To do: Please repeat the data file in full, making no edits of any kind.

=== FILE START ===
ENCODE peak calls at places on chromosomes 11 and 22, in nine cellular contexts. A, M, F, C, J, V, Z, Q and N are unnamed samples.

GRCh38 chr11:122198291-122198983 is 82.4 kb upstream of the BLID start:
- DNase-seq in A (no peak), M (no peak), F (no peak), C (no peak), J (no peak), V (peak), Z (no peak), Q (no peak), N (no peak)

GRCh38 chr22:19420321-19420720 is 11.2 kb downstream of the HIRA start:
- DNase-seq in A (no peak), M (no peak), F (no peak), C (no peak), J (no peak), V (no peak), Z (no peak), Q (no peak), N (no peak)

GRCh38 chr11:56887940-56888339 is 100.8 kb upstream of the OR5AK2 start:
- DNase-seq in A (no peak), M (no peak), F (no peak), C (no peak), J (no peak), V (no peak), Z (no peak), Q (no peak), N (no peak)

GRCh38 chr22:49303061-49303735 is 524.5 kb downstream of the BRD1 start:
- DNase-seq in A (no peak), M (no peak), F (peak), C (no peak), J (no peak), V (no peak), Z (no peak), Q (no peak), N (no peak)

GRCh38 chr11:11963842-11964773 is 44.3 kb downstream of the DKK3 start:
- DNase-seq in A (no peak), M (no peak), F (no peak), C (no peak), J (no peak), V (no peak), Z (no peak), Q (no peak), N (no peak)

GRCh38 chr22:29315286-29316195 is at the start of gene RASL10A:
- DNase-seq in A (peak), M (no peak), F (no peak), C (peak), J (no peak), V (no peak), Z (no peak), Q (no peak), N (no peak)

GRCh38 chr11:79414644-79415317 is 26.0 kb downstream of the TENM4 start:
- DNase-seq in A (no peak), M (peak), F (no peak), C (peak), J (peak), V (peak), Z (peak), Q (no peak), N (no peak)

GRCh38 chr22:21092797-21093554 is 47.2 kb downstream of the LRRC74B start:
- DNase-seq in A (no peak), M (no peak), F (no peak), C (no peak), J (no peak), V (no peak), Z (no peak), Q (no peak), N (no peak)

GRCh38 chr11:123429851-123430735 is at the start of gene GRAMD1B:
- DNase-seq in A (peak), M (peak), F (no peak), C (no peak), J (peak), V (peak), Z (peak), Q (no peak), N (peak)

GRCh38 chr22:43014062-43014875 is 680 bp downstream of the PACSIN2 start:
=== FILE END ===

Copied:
ENCODE peak calls at places on chromosomes 11 and 22, in nine cellular contexts. A, M, F, C, J, V, Z, Q and N are unnamed samples.

GRCh38 chr11:122198291-122198983 is 82.4 kb upstream of the BLID start:
- DNase-seq in A (no peak), M (no peak), F (no peak), C (no peak), J (no peak), V (peak), Z (no peak), Q (no peak), N (no peak)

GRCh38 chr22:19420321-19420720 is 11.2 kb downstream of the HIRA start:
- DNase-seq in A (no peak), M (no peak), F (no peak), C (no peak), J (no peak), V (no peak), Z (no peak), Q (no peak), N (no peak)

GRCh38 chr11:56887940-56888339 is 100.8 kb upstream of the OR5AK2 start:
- DNase-seq in A (no peak), M (no peak), F (no peak), C (no peak), J (no peak), V (no peak), Z (no peak), Q (no peak), N (no peak)

GRCh38 chr22:49303061-49303735 is 524.5 kb downstream of the BRD1 start:
- DNase-seq in A (no peak), M (no peak), F (peak), C (no peak), J (no peak), V (no peak), Z (no peak), Q (no peak), N (no peak)

GRCh38 chr11:11963842-11964773 is 44.3 kb downstream of the DKK3 start:
- DNase-seq in A (no peak), M (no peak), F (no peak), C (no peak), J (no peak), V (no peak), Z (no peak), Q (no peak), N (no peak)

GRCh38 chr22:29315286-29316195 is at the start of gene RASL10A:
- DNase-seq in A (peak), M (no peak), F (no peak), C (peak), J (no peak), V (no peak), Z (no peak), Q (no peak), N (no peak)

GRCh38 chr11:79414644-79415317 is 26.0 kb downstream of the TENM4 start:
- DNase-seq in A (no peak), M (peak), F (no peak), C (peak), J (peak), V (peak), Z (peak), Q (no peak), N (no peak)

GRCh38 chr22:21092797-21093554 is 47.2 kb downstream of the LRRC74B start:
- DNase-seq in A (no peak), M (no peak), F (no peak), C (no peak), J (no peak), V (no peak), Z (no peak), Q (no peak), N (no peak)

GRCh38 chr11:123429851-123430735 is at the start of gene GRAMD1B:
- DNase-seq in A (peak), M (peak), F (no peak), C (no peak), J (peak), V (peak), Z (peak), Q (no peak), N (peak)

GRCh38 chr22:43014062-43014875 is 680 bp downstream of the PACSIN2 start: